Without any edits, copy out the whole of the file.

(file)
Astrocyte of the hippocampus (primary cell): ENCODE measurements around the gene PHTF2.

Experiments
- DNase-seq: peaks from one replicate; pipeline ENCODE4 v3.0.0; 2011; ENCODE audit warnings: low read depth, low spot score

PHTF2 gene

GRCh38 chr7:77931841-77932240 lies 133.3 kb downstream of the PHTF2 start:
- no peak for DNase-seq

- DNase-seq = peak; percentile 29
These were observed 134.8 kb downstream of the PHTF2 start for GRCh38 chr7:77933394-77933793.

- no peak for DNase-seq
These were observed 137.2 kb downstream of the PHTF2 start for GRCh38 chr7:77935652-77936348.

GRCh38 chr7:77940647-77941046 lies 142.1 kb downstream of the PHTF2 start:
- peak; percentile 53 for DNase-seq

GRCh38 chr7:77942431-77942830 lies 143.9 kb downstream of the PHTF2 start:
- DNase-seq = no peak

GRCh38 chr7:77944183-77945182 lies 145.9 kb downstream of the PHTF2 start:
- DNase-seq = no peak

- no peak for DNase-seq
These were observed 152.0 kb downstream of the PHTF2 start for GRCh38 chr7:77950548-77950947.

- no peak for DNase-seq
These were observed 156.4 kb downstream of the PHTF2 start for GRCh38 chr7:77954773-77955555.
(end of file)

Astrocyte of the hippocampus (primary cell): ENCODE measurements around the gene PHTF2.

Experiments
- DNase-seq: peaks from one replicate; pipeline ENCODE4 v3.0.0; 2011; ENCODE audit warnings: low read depth, low spot score

PHTF2 gene

GRCh38 chr7:77931841-77932240 lies 133.3 kb downstream of the PHTF2 start:
- no peak for DNase-seq

- DNase-seq = peak; percentile 29
These were observed 134.8 kb downstream of the PHTF2 start for GRCh38 chr7:77933394-77933793.

- no peak for DNase-seq
These were observed 137.2 kb downstream of the PHTF2 start for GRCh38 chr7:77935652-77936348.

GRCh38 chr7:77940647-77941046 lies 142.1 kb downstream of the PHTF2 start:
- peak; percentile 53 for DNase-seq

GRCh38 chr7:77942431-77942830 lies 143.9 kb downstream of the PHTF2 start:
- DNase-seq = no peak

GRCh38 chr7:77944183-77945182 lies 145.9 kb downstream of the PHTF2 start:
- DNase-seq = no peak

- no peak for DNase-seq
These were observed 152.0 kb downstream of the PHTF2 start for GRCh38 chr7:77950548-77950947.

- no peak for DNase-seq
These were observed 156.4 kb downstream of the PHTF2 start for GRCh38 chr7:77954773-77955555.